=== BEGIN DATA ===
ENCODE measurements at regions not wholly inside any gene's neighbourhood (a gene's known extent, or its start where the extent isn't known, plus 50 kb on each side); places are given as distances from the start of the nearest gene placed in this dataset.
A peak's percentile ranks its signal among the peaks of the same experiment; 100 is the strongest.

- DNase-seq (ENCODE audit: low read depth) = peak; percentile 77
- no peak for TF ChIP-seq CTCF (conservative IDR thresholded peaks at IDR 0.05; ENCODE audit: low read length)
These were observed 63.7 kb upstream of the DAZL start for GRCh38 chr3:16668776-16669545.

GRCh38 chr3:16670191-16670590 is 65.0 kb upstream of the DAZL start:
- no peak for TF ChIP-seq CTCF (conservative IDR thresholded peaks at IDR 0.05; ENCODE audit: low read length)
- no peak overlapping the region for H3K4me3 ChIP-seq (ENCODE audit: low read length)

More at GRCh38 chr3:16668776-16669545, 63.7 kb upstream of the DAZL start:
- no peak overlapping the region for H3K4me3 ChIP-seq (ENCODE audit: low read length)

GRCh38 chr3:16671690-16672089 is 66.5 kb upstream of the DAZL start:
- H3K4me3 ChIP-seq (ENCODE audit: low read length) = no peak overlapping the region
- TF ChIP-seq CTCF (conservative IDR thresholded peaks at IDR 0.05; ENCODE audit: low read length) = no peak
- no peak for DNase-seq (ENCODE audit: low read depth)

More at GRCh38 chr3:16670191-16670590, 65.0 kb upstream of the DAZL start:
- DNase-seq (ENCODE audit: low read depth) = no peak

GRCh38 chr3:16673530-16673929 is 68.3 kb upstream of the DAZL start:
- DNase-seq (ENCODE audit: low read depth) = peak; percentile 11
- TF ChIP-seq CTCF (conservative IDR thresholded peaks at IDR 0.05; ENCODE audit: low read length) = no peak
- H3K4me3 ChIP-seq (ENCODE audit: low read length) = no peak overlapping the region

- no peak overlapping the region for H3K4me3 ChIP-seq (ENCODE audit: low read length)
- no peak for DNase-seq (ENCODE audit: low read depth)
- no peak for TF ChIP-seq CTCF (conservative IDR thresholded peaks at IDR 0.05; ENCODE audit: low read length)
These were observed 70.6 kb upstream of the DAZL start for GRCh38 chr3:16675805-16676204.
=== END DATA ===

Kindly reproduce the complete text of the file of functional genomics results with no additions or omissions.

ENCODE measurements at regions not wholly inside any gene's neighbourhood (a gene's known extent, or its start where the extent isn't known, plus 50 kb on each side); places are given as distances from the start of the nearest gene placed in this dataset.
A peak's percentile ranks its signal among the peaks of the same experiment; 100 is the strongest.

- DNase-seq (ENCODE audit: low read depth) = peak; percentile 77
- no peak for TF ChIP-seq CTCF (conservative IDR thresholded peaks at IDR 0.05; ENCODE audit: low read length)
These were observed 63.7 kb upstream of the DAZL start for GRCh38 chr3:16668776-16669545.

GRCh38 chr3:16670191-16670590 is 65.0 kb upstream of the DAZL start:
- no peak for TF ChIP-seq CTCF (conservative IDR thresholded peaks at IDR 0.05; ENCODE audit: low read length)
- no peak overlapping the region for H3K4me3 ChIP-seq (ENCODE audit: low read length)

More at GRCh38 chr3:16668776-16669545, 63.7 kb upstream of the DAZL start:
- no peak overlapping the region for H3K4me3 ChIP-seq (ENCODE audit: low read length)

GRCh38 chr3:16671690-16672089 is 66.5 kb upstream of the DAZL start:
- H3K4me3 ChIP-seq (ENCODE audit: low read length) = no peak overlapping the region
- TF ChIP-seq CTCF (conservative IDR thresholded peaks at IDR 0.05; ENCODE audit: low read length) = no peak
- no peak for DNase-seq (ENCODE audit: low read depth)

More at GRCh38 chr3:16670191-16670590, 65.0 kb upstream of the DAZL start:
- DNase-seq (ENCODE audit: low read depth) = no peak

GRCh38 chr3:16673530-16673929 is 68.3 kb upstream of the DAZL start:
- DNase-seq (ENCODE audit: low read depth) = peak; percentile 11
- TF ChIP-seq CTCF (conservative IDR thresholded peaks at IDR 0.05; ENCODE audit: low read length) = no peak
- H3K4me3 ChIP-seq (ENCODE audit: low read length) = no peak overlapping the region

- no peak overlapping the region for H3K4me3 ChIP-seq (ENCODE audit: low read length)
- no peak for DNase-seq (ENCODE audit: low read depth)
- no peak for TF ChIP-seq CTCF (conservative IDR thresholded peaks at IDR 0.05; ENCODE audit: low read length)
These were observed 70.6 kb upstream of the DAZL start for GRCh38 chr3:16675805-16676204.